Serious psychosis was detected in 52 patients and the incidence was estimated to be 116 (95% confidence interval [CI], 85-148) per 1,000 person-years. Analyses of baseline characteristics revealed the risk to be higher in patients with a modified Hoehn--Yahr stage of >=4 (hazard ratio [HR], 2.22; 95% CI, 1.11-4.40), those with a longer duration of PD (HR, 1.25; 95% CI, 1.00-1.55, per 5 years) and those with Mini-Mental State Examination scores of <=24 (HR, 2.66; 95% CI, 1.37-5.16). The case-crossover analysis revealed that anti-cholinergics use (HR, 19.7; 95% CI, 2.39-162) elevated the risk, while donepezil use reduced it (HR, 0.48; 95% CI, 0.27-0.85).
Risk of psychosis was elevated by increasing severity of PD, cognitive dysfunction and duration of the disease. It was elevated by use of anti-cholinergic drugs and reduced by use of donepezil. The medication-related risk was higher in patients aged >= 70 years. In contrast, there was no significant medication-related risk in younger patients, suggesting different pathomechanisms between young and old patients.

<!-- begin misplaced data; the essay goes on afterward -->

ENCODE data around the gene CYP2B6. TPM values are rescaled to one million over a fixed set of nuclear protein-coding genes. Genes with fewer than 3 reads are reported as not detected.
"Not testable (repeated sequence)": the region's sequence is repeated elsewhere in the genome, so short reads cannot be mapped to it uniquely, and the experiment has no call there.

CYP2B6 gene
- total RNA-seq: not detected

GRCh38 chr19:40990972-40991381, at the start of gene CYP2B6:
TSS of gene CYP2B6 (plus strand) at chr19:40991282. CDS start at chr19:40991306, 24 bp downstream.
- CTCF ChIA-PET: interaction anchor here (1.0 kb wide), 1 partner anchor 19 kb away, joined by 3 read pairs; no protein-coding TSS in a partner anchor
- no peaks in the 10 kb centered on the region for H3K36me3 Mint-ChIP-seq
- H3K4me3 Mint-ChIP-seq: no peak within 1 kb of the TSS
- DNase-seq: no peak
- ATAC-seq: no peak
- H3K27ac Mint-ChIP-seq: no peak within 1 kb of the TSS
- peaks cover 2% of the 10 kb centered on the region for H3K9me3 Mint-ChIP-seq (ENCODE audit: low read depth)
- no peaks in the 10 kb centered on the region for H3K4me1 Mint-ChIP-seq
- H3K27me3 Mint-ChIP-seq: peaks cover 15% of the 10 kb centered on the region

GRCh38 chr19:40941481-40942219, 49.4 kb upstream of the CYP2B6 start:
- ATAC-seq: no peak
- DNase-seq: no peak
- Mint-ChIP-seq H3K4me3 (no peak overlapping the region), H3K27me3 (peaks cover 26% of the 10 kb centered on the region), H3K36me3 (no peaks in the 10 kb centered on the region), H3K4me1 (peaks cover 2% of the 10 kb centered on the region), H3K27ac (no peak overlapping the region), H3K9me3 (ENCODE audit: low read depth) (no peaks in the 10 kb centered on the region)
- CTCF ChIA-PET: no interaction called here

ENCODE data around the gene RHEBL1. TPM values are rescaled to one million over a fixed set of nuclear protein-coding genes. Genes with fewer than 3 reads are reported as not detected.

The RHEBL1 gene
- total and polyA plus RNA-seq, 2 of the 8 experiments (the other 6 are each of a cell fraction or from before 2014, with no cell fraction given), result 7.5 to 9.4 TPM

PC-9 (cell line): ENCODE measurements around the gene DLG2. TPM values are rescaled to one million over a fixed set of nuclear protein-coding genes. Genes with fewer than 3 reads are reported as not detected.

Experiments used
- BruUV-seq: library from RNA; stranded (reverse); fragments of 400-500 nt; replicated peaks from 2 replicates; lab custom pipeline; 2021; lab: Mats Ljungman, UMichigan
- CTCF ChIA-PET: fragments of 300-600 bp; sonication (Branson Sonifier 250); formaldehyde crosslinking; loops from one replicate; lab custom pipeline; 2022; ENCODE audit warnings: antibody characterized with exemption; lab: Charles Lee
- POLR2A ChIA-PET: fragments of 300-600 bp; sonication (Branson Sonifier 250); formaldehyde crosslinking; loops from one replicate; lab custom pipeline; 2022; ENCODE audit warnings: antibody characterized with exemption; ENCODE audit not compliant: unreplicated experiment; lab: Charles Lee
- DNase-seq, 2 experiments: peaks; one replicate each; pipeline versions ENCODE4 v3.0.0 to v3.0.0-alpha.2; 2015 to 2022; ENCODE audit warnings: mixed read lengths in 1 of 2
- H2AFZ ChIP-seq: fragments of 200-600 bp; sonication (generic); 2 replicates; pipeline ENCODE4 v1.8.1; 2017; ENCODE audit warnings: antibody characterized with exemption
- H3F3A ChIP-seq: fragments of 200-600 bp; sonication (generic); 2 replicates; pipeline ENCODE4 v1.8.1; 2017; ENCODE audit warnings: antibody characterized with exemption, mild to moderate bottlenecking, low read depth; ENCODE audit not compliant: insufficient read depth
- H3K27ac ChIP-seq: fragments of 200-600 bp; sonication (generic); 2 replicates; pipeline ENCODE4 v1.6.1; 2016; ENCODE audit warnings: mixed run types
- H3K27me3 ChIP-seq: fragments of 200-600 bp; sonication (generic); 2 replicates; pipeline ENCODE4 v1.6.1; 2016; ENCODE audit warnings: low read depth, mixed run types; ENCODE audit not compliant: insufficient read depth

Available from: Grant Gibson
- "This study goes further than cross-sectional studies by reporting the frequency and history of VHs in PD over a 4-year period. Prevalence of VHs of 50–55% in each study year corroborates wider findings for the prevalence of VHs (Doe de Maindreville et al., 2005; Diederich et al., 2009). However, when analysing longitudinal data, it becomes clear that VHs affect more PD patients than commonly assumed in cross-sectional studies. "
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ABSTRACT: To examine the prevalence, incidence and risk factors associated with visual hallucinations (VHs) amongst people suffering from Parkinson's disease (PD).